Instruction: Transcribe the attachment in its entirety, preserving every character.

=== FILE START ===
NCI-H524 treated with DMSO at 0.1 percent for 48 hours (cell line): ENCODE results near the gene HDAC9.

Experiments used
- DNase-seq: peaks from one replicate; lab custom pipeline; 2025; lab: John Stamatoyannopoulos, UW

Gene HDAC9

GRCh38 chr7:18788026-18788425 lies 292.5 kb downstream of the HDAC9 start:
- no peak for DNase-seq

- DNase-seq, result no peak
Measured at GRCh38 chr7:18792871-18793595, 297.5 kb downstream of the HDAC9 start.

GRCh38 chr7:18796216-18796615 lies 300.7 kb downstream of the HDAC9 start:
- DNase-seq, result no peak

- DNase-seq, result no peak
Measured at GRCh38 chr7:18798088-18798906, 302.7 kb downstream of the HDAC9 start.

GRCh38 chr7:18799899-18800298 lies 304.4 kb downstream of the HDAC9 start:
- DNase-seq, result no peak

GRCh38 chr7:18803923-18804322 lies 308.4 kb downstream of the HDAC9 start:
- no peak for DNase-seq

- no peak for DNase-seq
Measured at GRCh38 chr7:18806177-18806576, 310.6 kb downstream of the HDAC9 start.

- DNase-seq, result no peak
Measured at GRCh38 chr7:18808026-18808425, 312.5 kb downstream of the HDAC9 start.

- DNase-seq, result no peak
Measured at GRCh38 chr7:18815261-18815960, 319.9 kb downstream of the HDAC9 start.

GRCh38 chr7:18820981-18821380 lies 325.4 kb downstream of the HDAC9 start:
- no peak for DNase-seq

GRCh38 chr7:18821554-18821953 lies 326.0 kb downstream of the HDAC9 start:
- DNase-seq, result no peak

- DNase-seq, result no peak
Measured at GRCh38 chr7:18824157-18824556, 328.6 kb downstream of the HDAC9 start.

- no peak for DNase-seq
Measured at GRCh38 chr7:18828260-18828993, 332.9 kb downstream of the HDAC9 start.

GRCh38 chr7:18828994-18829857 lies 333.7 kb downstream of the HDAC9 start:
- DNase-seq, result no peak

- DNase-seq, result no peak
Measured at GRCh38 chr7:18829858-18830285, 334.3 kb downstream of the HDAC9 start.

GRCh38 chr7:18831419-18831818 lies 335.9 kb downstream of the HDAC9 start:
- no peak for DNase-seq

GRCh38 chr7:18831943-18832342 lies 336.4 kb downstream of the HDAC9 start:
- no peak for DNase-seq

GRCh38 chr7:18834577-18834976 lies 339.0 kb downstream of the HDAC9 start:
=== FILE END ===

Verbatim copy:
NCI-H524 treated with DMSO at 0.1 percent for 48 hours (cell line): ENCODE results near the gene HDAC9.

Experiments used
- DNase-seq: peaks from one replicate; lab custom pipeline; 2025; lab: John Stamatoyannopoulos, UW

Gene HDAC9

GRCh38 chr7:18788026-18788425 lies 292.5 kb downstream of the HDAC9 start:
- no peak for DNase-seq

- DNase-seq, result no peak
Measured at GRCh38 chr7:18792871-18793595, 297.5 kb downstream of the HDAC9 start.

GRCh38 chr7:18796216-18796615 lies 300.7 kb downstream of the HDAC9 start:
- DNase-seq, result no peak

- DNase-seq, result no peak
Measured at GRCh38 chr7:18798088-18798906, 302.7 kb downstream of the HDAC9 start.

GRCh38 chr7:18799899-18800298 lies 304.4 kb downstream of the HDAC9 start:
- DNase-seq, result no peak

GRCh38 chr7:18803923-18804322 lies 308.4 kb downstream of the HDAC9 start:
- no peak for DNase-seq

- no peak for DNase-seq
Measured at GRCh38 chr7:18806177-18806576, 310.6 kb downstream of the HDAC9 start.

- DNase-seq, result no peak
Measured at GRCh38 chr7:18808026-18808425, 312.5 kb downstream of the HDAC9 start.

- DNase-seq, result no peak
Measured at GRCh38 chr7:18815261-18815960, 319.9 kb downstream of the HDAC9 start.

GRCh38 chr7:18820981-18821380 lies 325.4 kb downstream of the HDAC9 start:
- no peak for DNase-seq

GRCh38 chr7:18821554-18821953 lies 326.0 kb downstream of the HDAC9 start:
- DNase-seq, result no peak

- DNase-seq, result no peak
Measured at GRCh38 chr7:18824157-18824556, 328.6 kb downstream of the HDAC9 start.

- no peak for DNase-seq
Measured at GRCh38 chr7:18828260-18828993, 332.9 kb downstream of the HDAC9 start.

GRCh38 chr7:18828994-18829857 lies 333.7 kb downstream of the HDAC9 start:
- DNase-seq, result no peak

- DNase-seq, result no peak
Measured at GRCh38 chr7:18829858-18830285, 334.3 kb downstream of the HDAC9 start.

GRCh38 chr7:18831419-18831818 lies 335.9 kb downstream of the HDAC9 start:
- no peak for DNase-seq

GRCh38 chr7:18831943-18832342 lies 336.4 kb downstream of the HDAC9 start:
- no peak for DNase-seq

GRCh38 chr7:18834577-18834976 lies 339.0 kb downstream of the HDAC9 start: